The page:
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Friday, 26 September 1902

Mr WATSON (Bland) - I move-

That the item, "Secretary and Parliamentary Draftsman, £800," be reduced by £50.

Honorable members will see from the schedule of Estimates laid before them that the sum of £50, which last year was voted as an allowance to the parliamentary draftsman on account of extra duties discharged by him, is this year added to the permanent salary of that officer.

Mr Deakin - The committee asked that that should be done last year.

Mr WATSON - I for one objected to it. The allowance last year, as I understand it, was given because this gentleman had been put to a great deal of trouble owing to the length of the session and the pressure of parliamentary drafting. In consequence of the large number of Bills that were introduced, it was said that he had had to do a great deal of extra work. I must say, however, that, judging from the expert opinions given by members of the Commonwealth Parliament qualified to express an opinion upon the drafting, it has not been such as to reflect any wonderful credit upon the person intrusted with it.

Mr L E GROOM (DARLING DOWNS, QUEENSLAND) - Yes; on the whole it has been very good.

Mr WATSON - I have heard a considerable number of complaints lay some honorable members as to the drafting. The right honorable member for East Sydney yesterday referred to the drafting of the Inter-State Commission Bill. This is part of the work for which the Secretary to the Attorney - General's department is responsible, though whether he did it himself or not I do not know. I do not for a moment say that he is incapable of good draftsmanship. I have rather reason to believe the contrary. But the best Act we have put through Parliament, so far as mere draftsmanship is concerned - and this has been pointed out by some very high authorities - is one with which this officer had nothing whatever to do. I refer to the Customs Act. However, I do not express any particular opinion on that point. The point I take is that there is no possible justification for giving a higher salary to the Secretary to the Attorney-General's department any more than for increasing the salaries of the secretaries of the various other departments. The strength of the argument is all the other way. Allowing that there is required as Secretary to the Attorney-General's department a gentleman who has professional experience, as well as other qualities, we must still remember that the number of individuals over whom he has to exercise control is small ; and even when you add to that work the matter of parliamentary drafting, there is no reason for giving him a larger salary for it, because in many cases he gets some one else to do the actual work. There is, therefore, a wide distinction between the position of this officer and that of the Secretary to the department of Home Affairs, or that of Secretary to the depart- ment of Defence.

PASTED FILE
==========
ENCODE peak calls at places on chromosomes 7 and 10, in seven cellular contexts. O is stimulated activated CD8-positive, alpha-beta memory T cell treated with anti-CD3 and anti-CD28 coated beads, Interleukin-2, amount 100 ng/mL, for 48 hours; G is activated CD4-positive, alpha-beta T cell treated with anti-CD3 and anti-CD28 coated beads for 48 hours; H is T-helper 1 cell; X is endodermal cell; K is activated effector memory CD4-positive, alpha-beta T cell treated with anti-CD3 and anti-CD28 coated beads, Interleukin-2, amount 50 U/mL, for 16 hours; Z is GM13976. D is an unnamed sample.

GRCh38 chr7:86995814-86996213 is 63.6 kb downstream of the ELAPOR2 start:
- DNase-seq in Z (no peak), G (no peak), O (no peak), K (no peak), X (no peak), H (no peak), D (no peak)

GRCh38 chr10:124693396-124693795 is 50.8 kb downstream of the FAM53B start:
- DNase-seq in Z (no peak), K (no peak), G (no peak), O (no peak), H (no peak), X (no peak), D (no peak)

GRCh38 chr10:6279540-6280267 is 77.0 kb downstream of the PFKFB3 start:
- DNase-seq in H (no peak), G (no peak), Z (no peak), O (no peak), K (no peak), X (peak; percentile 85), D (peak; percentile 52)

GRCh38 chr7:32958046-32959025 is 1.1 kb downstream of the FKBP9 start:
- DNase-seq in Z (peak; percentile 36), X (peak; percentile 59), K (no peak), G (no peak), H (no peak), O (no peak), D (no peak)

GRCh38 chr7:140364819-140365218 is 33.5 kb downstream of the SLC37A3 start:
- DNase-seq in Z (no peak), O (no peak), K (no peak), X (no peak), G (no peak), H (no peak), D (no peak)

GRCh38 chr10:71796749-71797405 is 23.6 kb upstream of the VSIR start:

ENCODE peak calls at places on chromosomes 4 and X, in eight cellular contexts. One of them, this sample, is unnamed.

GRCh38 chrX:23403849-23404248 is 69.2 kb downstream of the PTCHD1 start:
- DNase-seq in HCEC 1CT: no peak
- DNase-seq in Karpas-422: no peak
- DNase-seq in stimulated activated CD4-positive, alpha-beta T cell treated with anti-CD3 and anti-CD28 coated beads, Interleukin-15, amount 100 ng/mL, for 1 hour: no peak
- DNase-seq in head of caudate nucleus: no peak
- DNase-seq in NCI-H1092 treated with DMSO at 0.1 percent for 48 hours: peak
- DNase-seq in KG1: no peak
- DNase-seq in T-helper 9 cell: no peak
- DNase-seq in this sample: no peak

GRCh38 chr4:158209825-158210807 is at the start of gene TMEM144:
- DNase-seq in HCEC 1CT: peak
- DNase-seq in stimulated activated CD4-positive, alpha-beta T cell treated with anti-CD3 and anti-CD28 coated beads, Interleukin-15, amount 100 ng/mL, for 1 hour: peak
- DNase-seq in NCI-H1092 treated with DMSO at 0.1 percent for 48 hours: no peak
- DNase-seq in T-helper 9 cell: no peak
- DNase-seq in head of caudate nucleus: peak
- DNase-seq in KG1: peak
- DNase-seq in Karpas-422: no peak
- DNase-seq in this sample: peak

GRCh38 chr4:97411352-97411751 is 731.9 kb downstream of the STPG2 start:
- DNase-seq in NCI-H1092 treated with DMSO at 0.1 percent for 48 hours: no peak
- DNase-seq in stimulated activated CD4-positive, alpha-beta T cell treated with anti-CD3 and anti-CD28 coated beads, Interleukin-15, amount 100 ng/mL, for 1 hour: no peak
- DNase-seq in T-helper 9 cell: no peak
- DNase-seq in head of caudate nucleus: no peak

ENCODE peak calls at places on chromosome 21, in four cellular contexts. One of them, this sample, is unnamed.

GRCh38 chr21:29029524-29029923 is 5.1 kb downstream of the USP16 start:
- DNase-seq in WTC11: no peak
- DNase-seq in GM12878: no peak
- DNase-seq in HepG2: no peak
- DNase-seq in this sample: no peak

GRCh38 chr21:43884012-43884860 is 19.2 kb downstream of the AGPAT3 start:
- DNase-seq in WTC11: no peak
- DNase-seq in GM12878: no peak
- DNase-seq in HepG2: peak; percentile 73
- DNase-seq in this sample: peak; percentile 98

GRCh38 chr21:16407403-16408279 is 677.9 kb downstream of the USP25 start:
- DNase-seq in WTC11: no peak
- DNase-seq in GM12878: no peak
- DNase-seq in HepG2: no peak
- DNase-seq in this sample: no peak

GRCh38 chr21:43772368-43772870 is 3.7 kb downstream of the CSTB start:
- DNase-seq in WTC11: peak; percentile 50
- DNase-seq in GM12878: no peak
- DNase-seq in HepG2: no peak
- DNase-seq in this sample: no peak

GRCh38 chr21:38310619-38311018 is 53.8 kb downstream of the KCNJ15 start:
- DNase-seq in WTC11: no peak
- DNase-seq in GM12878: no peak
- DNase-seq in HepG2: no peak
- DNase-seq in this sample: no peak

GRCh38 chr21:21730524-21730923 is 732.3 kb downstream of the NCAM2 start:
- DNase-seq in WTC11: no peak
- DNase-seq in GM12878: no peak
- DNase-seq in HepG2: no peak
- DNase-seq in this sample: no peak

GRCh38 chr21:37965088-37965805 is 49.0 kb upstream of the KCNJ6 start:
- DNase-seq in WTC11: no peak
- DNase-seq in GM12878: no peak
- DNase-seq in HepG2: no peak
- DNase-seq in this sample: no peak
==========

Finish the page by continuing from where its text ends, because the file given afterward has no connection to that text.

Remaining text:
Mr CROUCH (CORIO, VICTORIA) - We pay the Secretary for Defence £900 a year.

Mr WATSON - That is because we could not pay him less. He was. taken over with the transferred department, and the Minister for Defence told the House that he could not transfer this officer at a lower salary than he was formerly receiving. But in the case of the Secretary to the department of Home Affairs, we have an officer who has to deal with an expenditure of about £170,000 a year, who has an enormous number of officers scattered throughout Australia, and has a large and growing department to control. Yet he has to be satisfied with a salary of £750 per annum. I do not wish for a moment to increase that salary, but I think the same amount is quite enough for an officer who has a very small department to control, involving a total expenditure of only some £2,600.

Mr Deakin - Does the honorable member think this department can be measured by its expenditure 1

Mr WATSON - I have just said that the department is not to be measured alone by that consideration, but that is one of the features which has to be remembered. We have to contrast the duties of this officer with those of the head of a department which has a number of sub-branches and an enormous number of officers over whom control has to be exercised.

Mr Deakin - The honorable member forgets that the secretary to my department advises every other department of the States, and touches the whole of the other expenditure.

Mr WATSON - I thought the AttorneyGeneral was supposed to do all that.

Mr Deakin - He is the AttorneyGeneral's chief officer.

Mr WATSON - That is an argument for doing away with the office of the AttorneyGeneral altogether, and saving £2,000 a year.

Mr Deakin - I said that this officer was the Attorney-General's chief officer.

Mr WATSON - Are we to pay several other officers to do the work ? Admitting that the Secretary to the A ttorney-General's department occupies a responsible position, I say, nevertheless, that his work is not so responsible and does not involve so much work, care, and anxious consideration as do the duties of the secretaries of some of the other departments.

Mr Deakin - I take the liberty of differing from the honorable member entirely..

Mr WATSON - I suppose there is nothing like leather, and I can quite understand the magnifying effect of the glasses through which the honorable and learned gentleman looks at anything connected with the law. But, in my opinion, judging not only from the affairs of the Commonwealth, but from those of the other States as well ; and comparing the Law department with the department of Home Affairs and the Defence department - and especially with the Customs department - I say that the duties of the permanent heads of those departments involve responsibilities which justify their receiving at least as much, or even more, than the Secretary to the AttorneyGeneral.

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